Wrapping your head and eyes in a perfectly realized virtual world is all well and good, but using a gamepad to take a step forward rather than your actual legs kind of breaks the illusion. As good as the controllers with the HTC Vive are, you still know you're pressing a button rather than picking up a rifle or banging on a door.
Then there's tactile feedback, which at the moment doesn't really exist beyond haptic feedback in the controllers and a few prototypes. Nothing can push back at you or affect you from the virtual world, because you can only see and hear these things that are happening around you.
Let's be clear: We're nitpicking here. Short of creating a VR bubble that can blow wind and rain in your face, and an all-in-one body suit that can create pressures and sensations on your skin, we're not going to get completely immersive touch interaction anytime soon. The efforts that Oculus, HTC and others have put in are already very commendable.
That said, it's worth noting as a potential limiter for VR further down the line. Whether you're playing a game or enjoying a movie, controllers and feedback are going to be one of the more artificial aspects of the VR experience, and there's room for improvement.
It's also a huge opportunity for VR. In decades to come it's not inconceivable that the 52nd Oculus Rift could trick our brains into sensing touch and feeling objects physically that aren't really there. When a custom-made virtual reality can duplicate real life so comprehensively, who would ever want to leave?
The rise of AR
Another "problem" facing VR may well be its ultimate solution: augmented (or mixed) reality (AR), something you're no doubt familiar with if you've played Pokémon Go. Essentially it's digital graphics laid on top of the real world.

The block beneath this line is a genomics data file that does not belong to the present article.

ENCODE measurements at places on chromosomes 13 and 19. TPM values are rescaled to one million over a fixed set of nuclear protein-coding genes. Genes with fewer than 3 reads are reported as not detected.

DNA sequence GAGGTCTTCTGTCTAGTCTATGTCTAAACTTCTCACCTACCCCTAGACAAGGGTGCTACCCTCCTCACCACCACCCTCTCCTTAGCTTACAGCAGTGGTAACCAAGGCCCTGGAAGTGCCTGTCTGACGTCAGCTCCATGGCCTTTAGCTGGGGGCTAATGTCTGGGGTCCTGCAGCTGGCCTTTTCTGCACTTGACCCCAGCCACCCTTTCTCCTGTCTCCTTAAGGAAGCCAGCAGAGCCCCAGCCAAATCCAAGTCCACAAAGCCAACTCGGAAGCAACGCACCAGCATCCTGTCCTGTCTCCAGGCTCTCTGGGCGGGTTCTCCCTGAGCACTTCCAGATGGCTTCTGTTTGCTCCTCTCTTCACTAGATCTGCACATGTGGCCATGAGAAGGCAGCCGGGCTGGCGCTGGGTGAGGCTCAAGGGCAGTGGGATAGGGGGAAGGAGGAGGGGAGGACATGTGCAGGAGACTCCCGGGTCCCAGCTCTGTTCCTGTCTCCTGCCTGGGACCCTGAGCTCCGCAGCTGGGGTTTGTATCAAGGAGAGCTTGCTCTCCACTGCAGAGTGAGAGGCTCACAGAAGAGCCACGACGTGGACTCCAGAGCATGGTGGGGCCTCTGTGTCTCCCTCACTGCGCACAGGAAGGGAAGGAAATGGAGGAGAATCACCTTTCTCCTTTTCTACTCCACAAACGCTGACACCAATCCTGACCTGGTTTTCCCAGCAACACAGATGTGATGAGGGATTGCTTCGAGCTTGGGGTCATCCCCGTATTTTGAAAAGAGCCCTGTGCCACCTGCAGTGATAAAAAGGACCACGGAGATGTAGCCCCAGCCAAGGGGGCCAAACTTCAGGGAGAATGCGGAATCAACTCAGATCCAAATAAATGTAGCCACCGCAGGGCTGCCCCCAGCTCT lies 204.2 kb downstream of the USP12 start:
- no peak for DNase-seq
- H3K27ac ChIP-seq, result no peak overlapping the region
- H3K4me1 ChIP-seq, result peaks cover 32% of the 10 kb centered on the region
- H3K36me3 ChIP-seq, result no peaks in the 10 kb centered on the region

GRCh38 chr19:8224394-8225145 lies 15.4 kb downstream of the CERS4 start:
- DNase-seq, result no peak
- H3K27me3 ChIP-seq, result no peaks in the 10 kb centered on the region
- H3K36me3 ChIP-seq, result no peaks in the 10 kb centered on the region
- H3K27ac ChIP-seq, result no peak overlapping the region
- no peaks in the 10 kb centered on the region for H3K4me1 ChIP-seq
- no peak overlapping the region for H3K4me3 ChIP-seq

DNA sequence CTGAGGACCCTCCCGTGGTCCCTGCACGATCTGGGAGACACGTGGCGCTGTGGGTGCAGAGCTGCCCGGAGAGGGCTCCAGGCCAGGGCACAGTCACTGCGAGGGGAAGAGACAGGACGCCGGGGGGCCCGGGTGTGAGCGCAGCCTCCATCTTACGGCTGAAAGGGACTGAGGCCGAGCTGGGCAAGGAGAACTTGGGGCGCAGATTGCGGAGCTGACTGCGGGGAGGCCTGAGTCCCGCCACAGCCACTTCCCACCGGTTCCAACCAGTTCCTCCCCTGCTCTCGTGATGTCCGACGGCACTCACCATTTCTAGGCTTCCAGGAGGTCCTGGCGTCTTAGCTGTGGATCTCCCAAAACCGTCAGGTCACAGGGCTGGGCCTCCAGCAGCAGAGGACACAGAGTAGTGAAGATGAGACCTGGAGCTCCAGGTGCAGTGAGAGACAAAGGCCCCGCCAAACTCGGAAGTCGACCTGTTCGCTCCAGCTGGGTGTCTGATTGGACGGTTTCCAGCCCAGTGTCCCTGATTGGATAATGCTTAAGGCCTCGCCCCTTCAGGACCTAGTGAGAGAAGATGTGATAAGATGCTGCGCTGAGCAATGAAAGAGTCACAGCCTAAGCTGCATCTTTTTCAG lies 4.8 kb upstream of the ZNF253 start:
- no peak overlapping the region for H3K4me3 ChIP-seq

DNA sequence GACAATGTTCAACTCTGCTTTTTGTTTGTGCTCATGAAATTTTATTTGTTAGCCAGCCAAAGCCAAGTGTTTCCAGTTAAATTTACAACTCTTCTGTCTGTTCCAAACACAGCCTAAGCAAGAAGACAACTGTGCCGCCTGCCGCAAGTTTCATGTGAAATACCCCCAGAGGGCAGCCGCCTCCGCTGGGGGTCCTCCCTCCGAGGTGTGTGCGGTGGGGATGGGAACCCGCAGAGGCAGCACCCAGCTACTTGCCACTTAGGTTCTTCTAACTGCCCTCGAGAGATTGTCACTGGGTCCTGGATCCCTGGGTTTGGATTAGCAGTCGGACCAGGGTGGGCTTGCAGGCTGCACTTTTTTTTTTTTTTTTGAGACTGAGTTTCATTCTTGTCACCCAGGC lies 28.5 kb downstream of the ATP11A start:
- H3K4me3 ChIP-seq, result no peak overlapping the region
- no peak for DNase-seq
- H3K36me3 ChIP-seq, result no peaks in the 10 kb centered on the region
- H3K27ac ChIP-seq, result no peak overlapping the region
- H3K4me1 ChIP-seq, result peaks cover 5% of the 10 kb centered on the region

That instantly solves the issues of motion sickness and bumping into walls, because the real world is in view at all times, to both stabilize and maintain awareness. It also fixes some (though not all) of the issues relating with interacting with these virtual worlds.
AR is only a problem for VR in that it might eventually supplant and overtake it, although there's still plenty that VR can do and AR can't. You need a fully closed-off experience to be completely immersed in a virtual environment – to go wandering on an exotic beach without your cat getting into your line of vision.
At the same time, augmented reality has its specialties, as Microsoft's HoloLens proves: playing Minecraft on your coffee table, for example, or watching Netflix on a virtual 100-foot screen while still keeping an eye on the kids.
In the end we suspect AR may win out as the most commonly used technology, particularly as it's less demanding and works well enough, in a cruder format, on a smartphone.
Speaking of smartphones, we think AR could eventually be the tech that overtakes the smartphone. If you're wearing a headset that lets you watch a YouTube video on the wall of the subway you're riding on, play Clash of Clans on your dining room table or make your Twitter feed float above your office desk, then do you still need a smartphone in your pocket? We're talking long term, mind you, but AR could eventually be that big.
VR is strong enough to survive alongside augmented reality, however, it could learn a few tricks from it too. Ultimately the end destination, according to Oculus, is "magic glasses" where you put on a discreet-looking pair of specs and are instantly and completely immersed in another world. Perhaps these ultimate glasses would give you the choice between VR and AR, stepping from one to the other seamlessly.
Despite these caveats, we're hugely excited about the virtual reality future we're heading towards – after all, some issues are to be expected with a technology that's so new and groundbreaking as VR is. The great minds that brought us these new devices in the first place are working hard to make them better, and we can't wait to see what's next.